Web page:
NOTE regarding pasta, tomato sauce and tomato paste amounts: if use low end of range for pasta, use low-end for tomato sauce and paste; if use high end of range for pasta, use high-end for tomato sauce and paste. Or split the difference for all 3 (5 oz or 45 g pasta, 1¼ cups tomato sauce and 2½ Tbsp tomato paste).

Text in red (in ingredients, below) is my best guess for changes identified after my Feb 2020 testing of the 9×9 pan size recipe. I will update as needed, after the next test.

Regarding Béchamel: you could use a half-recipe for Béchamel Sauce, with Egg, and add 2 Tbsp parmesan cheese, instead of the version included here.

  • Pasta layer:
  • 114 – 175 grams (4 – 6 oz) Mostaccioli, Penne, or Ziti pasta (see above), measured dry (original recipe: ¾ cup)
  • 1 jumbo or large egg; add 1 yolk, if needed, and reserve white for another use the whites of 2 small eggs or 1 jumbo egg, beaten (reserve yolk for Béchamel)
  • 2 Tbsp whole milk or cream, not ultra-pasteurized (optional)
  • 2½ – 3 Tbsp feta cheese, or grated Kefalotyri/Parmesan/Romano cheese
  • Meat layer:
  • 6 0z ground lamb (4 oz)
  • 2 Tbsp lard, ghee or coconut oil
  • ¼ cup chopped onion
  • 2 cloves (or more) fresh garlic, minced
  • 1-1 ½ cups homemade Tomato Sauce, or equivalent canned Organic tomato sauce, or more, to taste (¾ – 1 cup)
  • 2 – 3 Tbsp homemade Tomato Paste or half of a 4-oz can tomato paste (optional)
  • 2 Tbsp dry red wine (optional, but highly recommended)
  • ¼ tsp dried oregano, crushed or 1 ½ tsp fresh Greek oregano, chopped (or more, to taste)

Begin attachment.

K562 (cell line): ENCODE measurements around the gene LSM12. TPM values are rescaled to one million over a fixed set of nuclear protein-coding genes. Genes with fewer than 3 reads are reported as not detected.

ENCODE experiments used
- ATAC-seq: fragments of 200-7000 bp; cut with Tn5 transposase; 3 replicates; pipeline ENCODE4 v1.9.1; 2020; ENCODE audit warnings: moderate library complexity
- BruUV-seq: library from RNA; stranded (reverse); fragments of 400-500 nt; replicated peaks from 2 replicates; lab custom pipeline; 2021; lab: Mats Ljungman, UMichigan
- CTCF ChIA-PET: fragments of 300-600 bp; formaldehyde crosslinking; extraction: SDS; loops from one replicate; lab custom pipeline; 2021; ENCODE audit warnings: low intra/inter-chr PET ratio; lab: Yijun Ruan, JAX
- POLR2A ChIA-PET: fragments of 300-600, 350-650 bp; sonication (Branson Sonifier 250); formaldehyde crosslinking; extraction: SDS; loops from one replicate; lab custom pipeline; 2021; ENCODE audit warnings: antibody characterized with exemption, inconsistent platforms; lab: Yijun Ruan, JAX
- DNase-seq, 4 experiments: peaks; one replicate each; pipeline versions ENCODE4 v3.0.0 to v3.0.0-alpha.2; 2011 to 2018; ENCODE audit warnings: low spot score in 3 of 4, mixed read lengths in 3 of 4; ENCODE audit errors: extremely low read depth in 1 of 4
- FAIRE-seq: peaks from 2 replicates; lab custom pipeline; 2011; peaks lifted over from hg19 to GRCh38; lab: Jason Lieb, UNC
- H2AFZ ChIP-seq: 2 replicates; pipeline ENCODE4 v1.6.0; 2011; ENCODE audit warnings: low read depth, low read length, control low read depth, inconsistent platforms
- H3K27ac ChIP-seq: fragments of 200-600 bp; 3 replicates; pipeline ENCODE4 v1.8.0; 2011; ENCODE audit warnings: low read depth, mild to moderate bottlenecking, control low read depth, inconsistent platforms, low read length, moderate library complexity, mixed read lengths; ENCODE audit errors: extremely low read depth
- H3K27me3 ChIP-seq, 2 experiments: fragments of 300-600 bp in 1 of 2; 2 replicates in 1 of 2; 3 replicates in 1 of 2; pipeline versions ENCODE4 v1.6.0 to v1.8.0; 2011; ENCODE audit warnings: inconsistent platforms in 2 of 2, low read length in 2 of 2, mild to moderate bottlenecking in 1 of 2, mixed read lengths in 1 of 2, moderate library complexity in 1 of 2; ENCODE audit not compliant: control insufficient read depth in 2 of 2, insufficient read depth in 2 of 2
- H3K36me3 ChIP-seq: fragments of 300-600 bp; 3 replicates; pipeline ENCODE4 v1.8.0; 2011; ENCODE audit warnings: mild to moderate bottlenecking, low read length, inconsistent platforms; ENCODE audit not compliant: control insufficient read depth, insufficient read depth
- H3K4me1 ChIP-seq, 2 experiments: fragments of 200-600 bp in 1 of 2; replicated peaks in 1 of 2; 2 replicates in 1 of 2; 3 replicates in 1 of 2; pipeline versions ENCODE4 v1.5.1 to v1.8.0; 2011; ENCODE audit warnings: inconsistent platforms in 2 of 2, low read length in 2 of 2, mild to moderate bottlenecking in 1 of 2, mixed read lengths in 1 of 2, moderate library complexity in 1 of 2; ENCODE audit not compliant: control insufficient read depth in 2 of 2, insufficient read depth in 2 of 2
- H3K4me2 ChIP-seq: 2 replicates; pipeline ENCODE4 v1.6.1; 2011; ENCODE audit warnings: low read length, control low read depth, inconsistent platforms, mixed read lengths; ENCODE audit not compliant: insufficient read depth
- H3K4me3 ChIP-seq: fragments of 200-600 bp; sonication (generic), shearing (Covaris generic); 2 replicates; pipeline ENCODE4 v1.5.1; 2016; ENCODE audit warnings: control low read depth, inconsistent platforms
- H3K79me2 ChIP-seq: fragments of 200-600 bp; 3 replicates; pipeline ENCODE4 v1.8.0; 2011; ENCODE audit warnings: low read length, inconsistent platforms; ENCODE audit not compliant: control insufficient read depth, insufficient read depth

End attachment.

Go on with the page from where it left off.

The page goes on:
• ¼ tsp or more ground cinnamon, to taste
  • ⅛ tsp or more ground nutmeg, to taste
  • scant ½ tsp Unrefined sea salt, or to taste
  • ⅛ tsp ground black pepper, or to taste
  • Sliced Greek olives, such as Kalamata, if desired
  • Cheese:
  • ¼ cup grated Kefalotyri/Parmesan/Romano cheese (or mix)
  • Béchamel Sauce (White Sauce)
  • – 2 Tbsp real butter
  • – 2 Tbsp unbleached white flour *
  • ⅛ tsp Unrefined sea salt
  • dash black pepper
  • ¾ – 1 cups whole milk, heated
  • 1 egg, beaten reserved yolk of 2 small eggs (or 1 jumbo egg) *
  • ¼ teaspoon ground nutmeg
  • Equipment
  • medium saucepan (for pasta)
  • cast iron or other heavy skillet (not aluminum); I use my stainless steel saucier (for meat sauce)
  • medium heavy-bottomed saucepan (enameled cast iron is best) (for béchamel)
  • egg whisk
  • wooden spoon
  • 6″ x 8″ baking dish

‘* original reference recipe for 8″ x 8″ pan uses 3 Tbsp flour and 1 egg (whole)


  1. Pasta Layer: Cook pasta according to directions, but remove from heat 2 – 3 minutes less than directions; drain. Return pasta to warm, drained pot.  Stir in beaten egg white, optional milk/cream, and feta.  Set aside.
  2. Meat Layer: Meanwhile, chop the onion, mince the garlic, and set aside.
  3. Cook the ground meat in skillet or saucier, half at a time, until meat is browned.  Add onion and garlic to the second batch of meat.  Drain off fat (if desired), then return all meat to the skillet.
  4. Stir in wine, tomato sauce, oregano, salt, pepper, cinnamon and nutmeg.  If you like a tomato-y sauce, you can add tomato paste to taste.  Bring to boil, then simmer, uncovered, for 10 minutes or until most of the liquid is absorbed. Taste and adjust seasonings; you should just be able to taste the cinnamon and nutmeg. Cool slightly.
  5. Béchamel: Meanwhile, prepare Béchamel:  Melt butter in medium saucepan.  Stir in flour, salt and pepper until well blended and cook a minute over medium heat.
  6. Stir in milk all at once, vigorously stirring to keep flour from clumping.  Cook and stir until thickened and bubbly.  Add nutmeg (or reserve the nutmeg for sprinkling on top of the béchamel before baking) and stir well, then cook one minute more.
  7. Blend a moderate amount of hot mixture into beaten egg yolk in a glass measuring cup or small bowl.  Stir back into saucepan